In Part 1, I presented some benchmarks (see here) for my brainfuck implementation against some of the best. I'll now lay out the reference interpreter, the optimized interpreter, and source code.
(I'm slower posting all this than I meant to be: apologies --- dayjob and all...)
To start, the reference interpreter looks like this:
[updated: fixed missing header]
Executables for Windows and Linux.
Its pretty basic --- pretty much add/subtract, move left/right, get/put, and then loop begin/end. It basically is as basic as you can get, though it include three things that are, only in the loosest sense, "optimizations":
- Although the interpreter will ignore non-valid characters at runtime, they are actually stripped at parse time.
- I accumulate operations into a counter at parse time (e.g. ++++ becomes +4)
- I parse the jump locations for loops at parse time.
These are so simple to do inline that it feels like they hardly qualify, and you'll see all 3 in pretty much every implementation (I'd guess).
And presented below is the optimized implementation that I presented in Part 1:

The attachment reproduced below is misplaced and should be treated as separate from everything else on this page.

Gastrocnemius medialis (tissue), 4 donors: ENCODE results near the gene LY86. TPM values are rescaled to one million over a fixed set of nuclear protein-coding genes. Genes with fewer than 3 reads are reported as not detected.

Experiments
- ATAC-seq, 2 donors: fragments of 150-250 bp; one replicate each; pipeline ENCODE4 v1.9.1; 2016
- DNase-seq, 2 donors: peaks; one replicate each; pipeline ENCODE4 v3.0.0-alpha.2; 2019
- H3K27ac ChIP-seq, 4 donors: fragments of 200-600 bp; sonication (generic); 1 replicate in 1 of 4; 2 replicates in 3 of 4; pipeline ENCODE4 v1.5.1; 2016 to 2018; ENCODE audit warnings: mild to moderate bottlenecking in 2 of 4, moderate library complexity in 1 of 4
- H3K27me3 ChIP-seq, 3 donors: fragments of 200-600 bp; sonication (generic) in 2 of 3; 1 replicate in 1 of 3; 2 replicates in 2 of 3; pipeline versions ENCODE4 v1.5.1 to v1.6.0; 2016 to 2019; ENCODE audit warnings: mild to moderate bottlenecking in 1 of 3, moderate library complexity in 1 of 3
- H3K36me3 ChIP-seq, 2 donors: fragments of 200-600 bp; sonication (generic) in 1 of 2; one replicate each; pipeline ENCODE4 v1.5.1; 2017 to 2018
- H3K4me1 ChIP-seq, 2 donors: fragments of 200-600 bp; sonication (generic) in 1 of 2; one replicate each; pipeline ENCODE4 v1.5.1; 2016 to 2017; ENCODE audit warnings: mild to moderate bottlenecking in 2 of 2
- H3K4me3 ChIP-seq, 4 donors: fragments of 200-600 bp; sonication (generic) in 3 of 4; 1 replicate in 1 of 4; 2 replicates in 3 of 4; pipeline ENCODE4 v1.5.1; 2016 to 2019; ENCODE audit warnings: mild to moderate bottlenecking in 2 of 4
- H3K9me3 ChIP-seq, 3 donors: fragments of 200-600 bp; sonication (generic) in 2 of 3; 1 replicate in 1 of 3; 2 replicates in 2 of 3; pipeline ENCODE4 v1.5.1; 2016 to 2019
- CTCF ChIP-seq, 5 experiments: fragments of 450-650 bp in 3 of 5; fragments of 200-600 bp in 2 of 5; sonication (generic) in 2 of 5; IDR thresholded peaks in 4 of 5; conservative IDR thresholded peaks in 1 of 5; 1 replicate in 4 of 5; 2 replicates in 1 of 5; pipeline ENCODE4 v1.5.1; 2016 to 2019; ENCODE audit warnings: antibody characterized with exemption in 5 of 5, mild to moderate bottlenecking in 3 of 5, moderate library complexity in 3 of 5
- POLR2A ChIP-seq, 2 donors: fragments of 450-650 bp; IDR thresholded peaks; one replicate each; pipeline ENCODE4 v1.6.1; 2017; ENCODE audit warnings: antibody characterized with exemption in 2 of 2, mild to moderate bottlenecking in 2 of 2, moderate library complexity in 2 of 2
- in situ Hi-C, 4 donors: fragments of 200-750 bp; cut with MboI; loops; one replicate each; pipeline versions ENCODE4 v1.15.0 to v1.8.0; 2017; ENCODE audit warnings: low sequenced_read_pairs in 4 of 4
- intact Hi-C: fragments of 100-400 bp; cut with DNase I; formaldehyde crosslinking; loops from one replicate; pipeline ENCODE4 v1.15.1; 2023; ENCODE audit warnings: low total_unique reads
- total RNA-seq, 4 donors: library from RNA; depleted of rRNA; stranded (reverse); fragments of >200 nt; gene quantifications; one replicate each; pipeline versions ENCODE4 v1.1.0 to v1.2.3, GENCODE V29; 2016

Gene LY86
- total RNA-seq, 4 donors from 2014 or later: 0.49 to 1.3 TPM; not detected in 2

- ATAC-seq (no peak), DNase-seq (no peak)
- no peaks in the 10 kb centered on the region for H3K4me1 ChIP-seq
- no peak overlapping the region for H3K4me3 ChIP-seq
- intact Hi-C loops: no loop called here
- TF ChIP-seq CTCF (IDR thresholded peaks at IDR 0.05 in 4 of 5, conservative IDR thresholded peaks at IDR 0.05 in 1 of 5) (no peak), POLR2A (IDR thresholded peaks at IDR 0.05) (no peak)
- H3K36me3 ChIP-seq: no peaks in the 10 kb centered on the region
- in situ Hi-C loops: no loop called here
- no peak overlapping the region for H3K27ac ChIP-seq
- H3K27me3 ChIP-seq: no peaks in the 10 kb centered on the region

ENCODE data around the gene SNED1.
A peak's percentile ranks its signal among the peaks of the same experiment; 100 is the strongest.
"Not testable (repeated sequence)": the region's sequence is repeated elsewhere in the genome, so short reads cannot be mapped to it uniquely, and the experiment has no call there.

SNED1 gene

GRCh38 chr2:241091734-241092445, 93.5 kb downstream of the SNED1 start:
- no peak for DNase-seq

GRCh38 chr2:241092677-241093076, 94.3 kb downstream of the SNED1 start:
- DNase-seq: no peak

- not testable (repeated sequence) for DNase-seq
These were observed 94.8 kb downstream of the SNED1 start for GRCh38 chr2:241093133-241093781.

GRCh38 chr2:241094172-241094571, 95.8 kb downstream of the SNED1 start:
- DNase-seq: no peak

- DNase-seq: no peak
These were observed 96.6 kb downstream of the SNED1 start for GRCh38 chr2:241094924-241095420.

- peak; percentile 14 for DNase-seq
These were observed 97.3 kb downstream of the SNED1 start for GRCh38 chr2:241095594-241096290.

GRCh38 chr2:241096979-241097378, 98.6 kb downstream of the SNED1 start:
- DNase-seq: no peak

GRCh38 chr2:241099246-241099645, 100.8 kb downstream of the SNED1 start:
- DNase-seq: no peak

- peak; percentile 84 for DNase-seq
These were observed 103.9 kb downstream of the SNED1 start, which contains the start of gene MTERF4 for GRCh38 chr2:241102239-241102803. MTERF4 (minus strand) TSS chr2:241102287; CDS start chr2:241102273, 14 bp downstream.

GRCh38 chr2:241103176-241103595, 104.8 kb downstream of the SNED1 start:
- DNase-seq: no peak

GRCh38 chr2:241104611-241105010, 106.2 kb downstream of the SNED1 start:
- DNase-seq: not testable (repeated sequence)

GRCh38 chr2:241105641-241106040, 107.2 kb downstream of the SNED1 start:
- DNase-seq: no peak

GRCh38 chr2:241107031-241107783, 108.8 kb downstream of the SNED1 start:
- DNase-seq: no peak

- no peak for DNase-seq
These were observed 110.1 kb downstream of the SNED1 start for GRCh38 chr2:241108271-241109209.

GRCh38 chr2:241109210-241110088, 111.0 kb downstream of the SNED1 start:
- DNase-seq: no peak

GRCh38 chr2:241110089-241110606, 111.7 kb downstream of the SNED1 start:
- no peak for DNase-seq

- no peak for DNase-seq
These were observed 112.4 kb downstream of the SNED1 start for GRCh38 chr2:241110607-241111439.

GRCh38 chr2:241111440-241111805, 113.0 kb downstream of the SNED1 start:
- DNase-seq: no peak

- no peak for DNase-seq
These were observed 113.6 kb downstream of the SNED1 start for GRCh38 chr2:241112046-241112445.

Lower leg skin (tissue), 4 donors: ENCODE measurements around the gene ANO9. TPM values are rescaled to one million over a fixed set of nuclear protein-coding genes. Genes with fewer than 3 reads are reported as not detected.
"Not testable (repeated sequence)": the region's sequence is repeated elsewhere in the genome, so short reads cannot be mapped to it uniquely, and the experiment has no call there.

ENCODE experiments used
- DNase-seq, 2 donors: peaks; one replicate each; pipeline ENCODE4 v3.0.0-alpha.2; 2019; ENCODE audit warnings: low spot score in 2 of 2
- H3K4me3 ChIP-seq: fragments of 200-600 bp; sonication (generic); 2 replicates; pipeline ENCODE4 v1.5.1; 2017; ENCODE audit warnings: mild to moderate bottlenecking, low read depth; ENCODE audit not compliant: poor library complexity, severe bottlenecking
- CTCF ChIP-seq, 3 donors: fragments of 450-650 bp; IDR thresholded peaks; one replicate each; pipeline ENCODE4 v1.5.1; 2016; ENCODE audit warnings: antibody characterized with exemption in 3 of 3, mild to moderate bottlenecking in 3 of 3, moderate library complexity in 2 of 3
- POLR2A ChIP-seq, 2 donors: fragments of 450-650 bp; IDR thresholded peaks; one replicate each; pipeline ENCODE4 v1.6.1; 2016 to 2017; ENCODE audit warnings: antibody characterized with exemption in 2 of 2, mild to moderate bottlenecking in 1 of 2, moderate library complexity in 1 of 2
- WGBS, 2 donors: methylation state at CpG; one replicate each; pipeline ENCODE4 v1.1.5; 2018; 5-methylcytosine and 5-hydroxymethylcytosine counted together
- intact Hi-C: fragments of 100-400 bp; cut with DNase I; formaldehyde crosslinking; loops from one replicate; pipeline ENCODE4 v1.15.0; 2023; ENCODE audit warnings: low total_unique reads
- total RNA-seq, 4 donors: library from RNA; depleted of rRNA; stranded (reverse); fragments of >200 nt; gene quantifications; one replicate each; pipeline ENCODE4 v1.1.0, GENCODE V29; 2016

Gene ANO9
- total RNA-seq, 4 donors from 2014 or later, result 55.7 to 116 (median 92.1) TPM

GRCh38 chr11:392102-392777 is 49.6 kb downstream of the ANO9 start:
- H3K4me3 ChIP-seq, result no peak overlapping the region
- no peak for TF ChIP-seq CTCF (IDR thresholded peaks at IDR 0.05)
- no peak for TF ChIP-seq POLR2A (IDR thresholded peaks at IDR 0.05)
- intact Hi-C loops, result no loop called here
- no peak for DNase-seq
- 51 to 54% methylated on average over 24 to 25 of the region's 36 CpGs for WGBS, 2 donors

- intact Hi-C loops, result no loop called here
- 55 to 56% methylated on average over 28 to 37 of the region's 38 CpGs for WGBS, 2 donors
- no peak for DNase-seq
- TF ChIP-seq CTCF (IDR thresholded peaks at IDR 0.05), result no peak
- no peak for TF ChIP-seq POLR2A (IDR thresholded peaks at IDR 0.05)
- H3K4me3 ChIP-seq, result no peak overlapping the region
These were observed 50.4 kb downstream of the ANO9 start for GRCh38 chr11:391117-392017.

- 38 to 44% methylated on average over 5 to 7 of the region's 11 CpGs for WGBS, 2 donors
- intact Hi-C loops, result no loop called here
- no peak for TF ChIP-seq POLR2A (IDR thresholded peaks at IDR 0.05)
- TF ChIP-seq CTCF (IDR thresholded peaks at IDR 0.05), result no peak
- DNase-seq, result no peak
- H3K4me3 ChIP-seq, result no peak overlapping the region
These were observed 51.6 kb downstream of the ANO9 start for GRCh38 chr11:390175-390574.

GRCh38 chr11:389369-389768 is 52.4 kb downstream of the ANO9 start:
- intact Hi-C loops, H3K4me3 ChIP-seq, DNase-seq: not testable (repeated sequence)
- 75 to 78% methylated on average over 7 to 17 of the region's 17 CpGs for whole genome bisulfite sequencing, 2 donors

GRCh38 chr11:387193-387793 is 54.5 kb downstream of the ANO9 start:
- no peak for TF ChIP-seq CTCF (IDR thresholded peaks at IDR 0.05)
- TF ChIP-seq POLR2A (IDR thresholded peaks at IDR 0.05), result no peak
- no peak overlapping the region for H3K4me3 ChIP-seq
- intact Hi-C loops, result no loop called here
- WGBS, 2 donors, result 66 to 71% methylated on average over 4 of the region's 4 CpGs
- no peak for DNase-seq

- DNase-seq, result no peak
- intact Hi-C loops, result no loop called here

Note that it is NOT materially different.
The main differences are:
- The collapse of the command and "helper" arrays
- Double-instructioning -- whereby it is assumed that to do anything interesting in brainfuck, you always have to move the pointer, so every instruction has a move-the-pointer offset (saves on instruction decodes)
- The inclusion of the "super instructions" that perform the following common tasks:
- Pointer shifting in a loop
- Multiplication of a cell by a constant
- Setting a cell to a value
- Multiplication of a cell by a constant, then zeroing
- Multiplying two cells
The first 2 are pretty straighforward -- most of the work is in the third item: collapsing the existing instructions into the optimized "super" instructions without breaking any contracts. The primary optimizations are around loop invariance.
There are a LOT more optimizations I didn't yet finish tackling -- dead code elimination and constant propagation, in particular -- that should yield materially better performance.
I'll post the details and source to the optimizing implementation in a future post.
(Oh, btw, forget to mention -- if you use the "-c" option with the optimized implementation from part 1, it will convert your brainfuck program to somewhat performant C code.)